Iowa Republicans stand firm against mask mandates in schools

By: - August 4, 2021 5:24 pm

The U.S. Food and Drug Administration granted emergency authorization Friday to Pfizer’s COVID-19 vaccine for 5- to 11-year-olds. (Stock photo/Getty Images)

The Republican governor of Arkansas is walking back a prohibition on mask requirements this week, but Iowa Republicans said Wednesday they’re sticking by their law to forbid schools and local governments from imposing mask mandates.

“The governor is proud of the bill she signed,” Gov. Kim Reynolds’s spokesperson Pat Garrett wrote in an email. “[She] believes these decisions are best left up to parents.”

Reynolds signed House File 847 into law in late May, immediately overturning mask requirements in schools for the final weeks of the school year. Leaders of Iowa’s House and Senate concurred that they do not plan to change the law to allow mask mandates as back-to-school approaches and the delta variant of COVID-19 spreads. 

“Senate Republicans have consistently implemented policies to give parents more control over their children’s education, including whether or not their child wears a mask,” Senate Majority Leader Jack Whitver wrote. “I do not anticipate any changes to that law.”

Arkansas governor reverses course for young children

The Arkansas legislature in April passed a law to prohibit state agencies and local governments and officials from requiring masks. 

But on Tuesday, Arkansas Gov. Asa Hutchinson walked back his earlier commitment to the bill. He said that he regretted signing it into law and called legislators back for an “extraordinary session,” asking them to create an exception for local entities to require masks for children under 12, who cannot yet be vaccinated.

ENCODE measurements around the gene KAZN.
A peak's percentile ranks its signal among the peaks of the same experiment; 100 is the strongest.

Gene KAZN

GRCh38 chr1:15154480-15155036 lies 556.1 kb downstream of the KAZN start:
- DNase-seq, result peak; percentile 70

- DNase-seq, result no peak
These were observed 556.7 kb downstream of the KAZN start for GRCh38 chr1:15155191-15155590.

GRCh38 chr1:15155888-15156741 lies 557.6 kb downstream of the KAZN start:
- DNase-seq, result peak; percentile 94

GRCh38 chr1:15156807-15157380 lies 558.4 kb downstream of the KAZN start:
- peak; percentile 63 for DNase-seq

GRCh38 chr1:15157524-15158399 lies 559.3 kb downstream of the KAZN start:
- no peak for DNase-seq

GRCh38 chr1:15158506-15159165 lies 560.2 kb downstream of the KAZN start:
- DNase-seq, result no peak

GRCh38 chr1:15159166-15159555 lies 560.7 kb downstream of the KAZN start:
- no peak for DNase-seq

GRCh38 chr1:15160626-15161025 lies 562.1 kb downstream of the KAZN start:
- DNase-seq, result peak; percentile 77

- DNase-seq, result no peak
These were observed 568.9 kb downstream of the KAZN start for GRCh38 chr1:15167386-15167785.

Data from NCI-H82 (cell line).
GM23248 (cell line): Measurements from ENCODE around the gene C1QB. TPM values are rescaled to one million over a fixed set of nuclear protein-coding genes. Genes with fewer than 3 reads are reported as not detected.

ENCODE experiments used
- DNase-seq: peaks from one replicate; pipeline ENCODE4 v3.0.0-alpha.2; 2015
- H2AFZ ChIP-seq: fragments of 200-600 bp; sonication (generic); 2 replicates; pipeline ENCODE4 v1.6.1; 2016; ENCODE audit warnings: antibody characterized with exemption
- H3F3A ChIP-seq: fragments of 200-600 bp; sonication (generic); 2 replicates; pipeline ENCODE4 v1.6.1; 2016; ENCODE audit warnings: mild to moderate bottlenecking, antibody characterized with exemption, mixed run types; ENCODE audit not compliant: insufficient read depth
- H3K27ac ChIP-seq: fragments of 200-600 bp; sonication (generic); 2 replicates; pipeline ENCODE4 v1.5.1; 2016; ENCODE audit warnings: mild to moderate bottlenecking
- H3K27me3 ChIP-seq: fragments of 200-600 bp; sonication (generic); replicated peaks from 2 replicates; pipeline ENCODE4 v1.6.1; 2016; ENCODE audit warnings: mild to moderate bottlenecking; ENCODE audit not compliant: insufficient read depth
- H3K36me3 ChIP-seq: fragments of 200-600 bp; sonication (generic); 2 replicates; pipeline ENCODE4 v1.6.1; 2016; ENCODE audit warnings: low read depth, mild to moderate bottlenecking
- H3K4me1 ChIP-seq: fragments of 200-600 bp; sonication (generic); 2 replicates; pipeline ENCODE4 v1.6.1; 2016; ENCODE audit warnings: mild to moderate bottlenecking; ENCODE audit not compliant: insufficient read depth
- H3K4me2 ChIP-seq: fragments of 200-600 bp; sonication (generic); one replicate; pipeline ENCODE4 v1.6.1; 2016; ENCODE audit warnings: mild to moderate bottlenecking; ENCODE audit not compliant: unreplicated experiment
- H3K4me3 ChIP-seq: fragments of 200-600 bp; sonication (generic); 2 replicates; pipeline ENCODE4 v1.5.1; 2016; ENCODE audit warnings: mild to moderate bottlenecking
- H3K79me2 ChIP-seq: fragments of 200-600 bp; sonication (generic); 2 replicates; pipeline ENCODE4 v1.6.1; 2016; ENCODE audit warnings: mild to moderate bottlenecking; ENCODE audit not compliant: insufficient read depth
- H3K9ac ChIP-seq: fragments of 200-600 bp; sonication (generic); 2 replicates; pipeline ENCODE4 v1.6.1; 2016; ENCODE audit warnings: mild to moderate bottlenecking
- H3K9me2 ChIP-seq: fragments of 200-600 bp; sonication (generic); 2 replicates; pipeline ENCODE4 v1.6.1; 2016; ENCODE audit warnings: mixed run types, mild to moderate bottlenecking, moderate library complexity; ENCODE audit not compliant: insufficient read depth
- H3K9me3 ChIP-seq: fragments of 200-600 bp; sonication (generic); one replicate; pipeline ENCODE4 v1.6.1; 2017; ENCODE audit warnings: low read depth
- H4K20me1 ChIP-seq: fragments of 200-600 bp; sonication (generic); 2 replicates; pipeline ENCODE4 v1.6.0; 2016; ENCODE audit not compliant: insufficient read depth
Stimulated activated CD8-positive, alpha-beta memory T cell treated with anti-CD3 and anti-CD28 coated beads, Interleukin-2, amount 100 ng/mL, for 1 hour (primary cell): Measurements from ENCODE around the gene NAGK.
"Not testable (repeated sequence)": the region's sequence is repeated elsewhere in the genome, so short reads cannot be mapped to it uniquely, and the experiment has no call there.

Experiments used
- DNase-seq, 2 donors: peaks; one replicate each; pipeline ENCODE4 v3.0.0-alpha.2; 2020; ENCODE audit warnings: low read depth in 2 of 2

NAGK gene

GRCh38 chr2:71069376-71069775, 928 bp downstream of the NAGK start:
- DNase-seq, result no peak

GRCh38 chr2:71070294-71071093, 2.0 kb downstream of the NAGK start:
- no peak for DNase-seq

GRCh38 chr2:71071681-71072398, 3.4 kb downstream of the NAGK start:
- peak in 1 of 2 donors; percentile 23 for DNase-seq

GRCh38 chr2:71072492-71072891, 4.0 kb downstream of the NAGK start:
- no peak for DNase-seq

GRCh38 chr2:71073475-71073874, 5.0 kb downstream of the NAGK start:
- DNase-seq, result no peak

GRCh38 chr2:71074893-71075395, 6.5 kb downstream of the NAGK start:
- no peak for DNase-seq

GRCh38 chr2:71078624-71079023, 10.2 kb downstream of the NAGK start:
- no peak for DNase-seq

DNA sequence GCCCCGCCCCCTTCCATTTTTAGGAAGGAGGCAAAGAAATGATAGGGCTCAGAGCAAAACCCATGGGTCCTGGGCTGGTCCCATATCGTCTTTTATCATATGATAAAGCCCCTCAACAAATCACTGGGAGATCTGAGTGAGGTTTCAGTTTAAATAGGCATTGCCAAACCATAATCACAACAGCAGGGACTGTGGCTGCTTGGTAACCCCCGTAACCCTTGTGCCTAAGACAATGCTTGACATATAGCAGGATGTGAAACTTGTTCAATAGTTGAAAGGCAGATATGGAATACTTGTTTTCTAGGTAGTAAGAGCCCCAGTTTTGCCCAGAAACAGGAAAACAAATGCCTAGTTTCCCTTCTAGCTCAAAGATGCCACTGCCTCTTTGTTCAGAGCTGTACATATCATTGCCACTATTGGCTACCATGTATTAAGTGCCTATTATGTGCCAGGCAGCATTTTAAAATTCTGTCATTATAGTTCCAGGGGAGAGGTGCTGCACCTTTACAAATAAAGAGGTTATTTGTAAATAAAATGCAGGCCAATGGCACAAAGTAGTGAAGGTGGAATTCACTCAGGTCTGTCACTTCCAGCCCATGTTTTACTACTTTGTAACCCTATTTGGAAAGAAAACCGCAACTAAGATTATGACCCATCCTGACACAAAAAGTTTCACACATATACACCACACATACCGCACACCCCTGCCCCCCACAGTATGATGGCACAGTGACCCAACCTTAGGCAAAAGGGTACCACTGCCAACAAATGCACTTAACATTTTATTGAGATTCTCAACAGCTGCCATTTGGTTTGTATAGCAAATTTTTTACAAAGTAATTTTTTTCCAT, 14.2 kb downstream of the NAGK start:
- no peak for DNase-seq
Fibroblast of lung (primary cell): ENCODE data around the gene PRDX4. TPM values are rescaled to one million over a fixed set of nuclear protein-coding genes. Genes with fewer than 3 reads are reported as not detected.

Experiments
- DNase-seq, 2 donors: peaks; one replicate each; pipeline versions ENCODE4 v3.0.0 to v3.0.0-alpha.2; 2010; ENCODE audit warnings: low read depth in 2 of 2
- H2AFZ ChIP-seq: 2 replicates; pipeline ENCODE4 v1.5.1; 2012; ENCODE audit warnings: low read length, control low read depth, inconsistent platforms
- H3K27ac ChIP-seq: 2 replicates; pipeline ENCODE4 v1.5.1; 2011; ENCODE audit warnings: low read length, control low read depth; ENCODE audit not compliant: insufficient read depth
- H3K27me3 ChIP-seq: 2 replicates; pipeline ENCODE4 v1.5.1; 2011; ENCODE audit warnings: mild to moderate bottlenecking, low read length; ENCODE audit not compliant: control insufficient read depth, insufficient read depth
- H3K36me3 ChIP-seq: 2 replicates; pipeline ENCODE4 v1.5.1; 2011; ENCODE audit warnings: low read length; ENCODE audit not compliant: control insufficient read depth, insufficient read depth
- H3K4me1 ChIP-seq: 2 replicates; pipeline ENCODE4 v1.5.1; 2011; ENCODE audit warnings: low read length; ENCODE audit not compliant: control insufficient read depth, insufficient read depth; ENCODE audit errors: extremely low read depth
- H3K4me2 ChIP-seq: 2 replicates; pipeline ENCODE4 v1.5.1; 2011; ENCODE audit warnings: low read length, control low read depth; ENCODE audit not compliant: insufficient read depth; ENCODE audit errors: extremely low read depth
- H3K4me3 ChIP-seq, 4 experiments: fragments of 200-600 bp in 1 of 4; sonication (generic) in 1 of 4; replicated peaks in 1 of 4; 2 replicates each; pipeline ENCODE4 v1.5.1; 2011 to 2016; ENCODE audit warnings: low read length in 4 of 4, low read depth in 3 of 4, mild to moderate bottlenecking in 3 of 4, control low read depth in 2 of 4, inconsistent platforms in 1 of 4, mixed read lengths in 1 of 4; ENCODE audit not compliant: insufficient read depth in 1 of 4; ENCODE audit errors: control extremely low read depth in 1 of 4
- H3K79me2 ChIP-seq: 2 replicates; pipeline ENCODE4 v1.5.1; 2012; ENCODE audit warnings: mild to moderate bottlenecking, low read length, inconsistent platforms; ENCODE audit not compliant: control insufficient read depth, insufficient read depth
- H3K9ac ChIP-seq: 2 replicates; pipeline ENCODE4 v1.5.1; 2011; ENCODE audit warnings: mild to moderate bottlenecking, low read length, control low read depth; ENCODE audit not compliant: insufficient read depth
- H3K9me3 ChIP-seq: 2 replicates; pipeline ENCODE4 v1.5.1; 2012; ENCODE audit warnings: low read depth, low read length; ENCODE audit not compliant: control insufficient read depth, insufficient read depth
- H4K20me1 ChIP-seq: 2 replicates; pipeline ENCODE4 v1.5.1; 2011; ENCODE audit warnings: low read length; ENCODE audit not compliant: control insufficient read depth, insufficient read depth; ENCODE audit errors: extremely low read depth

“Some argue it should be up to the parents to decide for the children. For that reason, school boards will have many options after listening to the parents,” Hutchinson said in a news release. “The goal is to be safe and to keep schools open. Local flexibility will help get us there.”

Hutchinson cited specific concerns with the delta variant of COVID-19 and increasing numbers of Arkansas children in the hospital. 

Other states double down against masks

Iowa is one of several Republican-controlled states to prohibit local mask requirements. In the past week, the governors of Texas and Florida issued executive orders to forbid local entities from requiring masks. 

“[Texans] have the individual right and responsibility to decide for themselves and their children whether they will wear masks, open their businesses, and engage in leisure activities,” said Texas Gov. Greg Abbott in a news release.

President Joe Biden on Tuesday condemned the executive orders, telling the Texas and Florida governors to “get out of the way of the people who are trying to do the right thing.”

Some school districts in other states have elected to require masks despite the law. Tampa news station WFLA reported that two Florida school districts voted Tuesday to require masks, potentially putting their state funding at risk.

The Centers for Disease Control and Prevention recommend that everyone, vaccinated or unvaccinated, wear masks indoors where there is “high” or “substantial” spread of the virus

What are Iowa’s laws on mask mandates?

Reynolds signed House File 847 into law in the early hours of May 20. Here’s what it does:

  • Schools may not require employees, students or visitors to wear masks unless the mask is “necessary for a specific extracurricular or instructional purpose.”
  • Counties may not adopt any policy that requires people to wear masks in businesses.
  • Cities may not adopt any policy that requires people to wear masks in businesses.
  • Businesses may still require masks — the decision is left up to the business owner.

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Katie Akin
Katie Akin

Katie Akin is a former Iowa Capital Dispatch reporter. Katie began her career as an intern at PolitiFact, debunking viral fake news and fact-checking state and national politicians. She moved to Iowa in 2019 for a politics internship at the Des Moines Register, where she assisted with Iowa Caucus coverage, multimedia projects and the Register’s Iowa Poll. She became the Register’s retail reporter in early 2020, chronicling the impact of the COVID-19 pandemic on Central Iowa’s restaurants and retailers.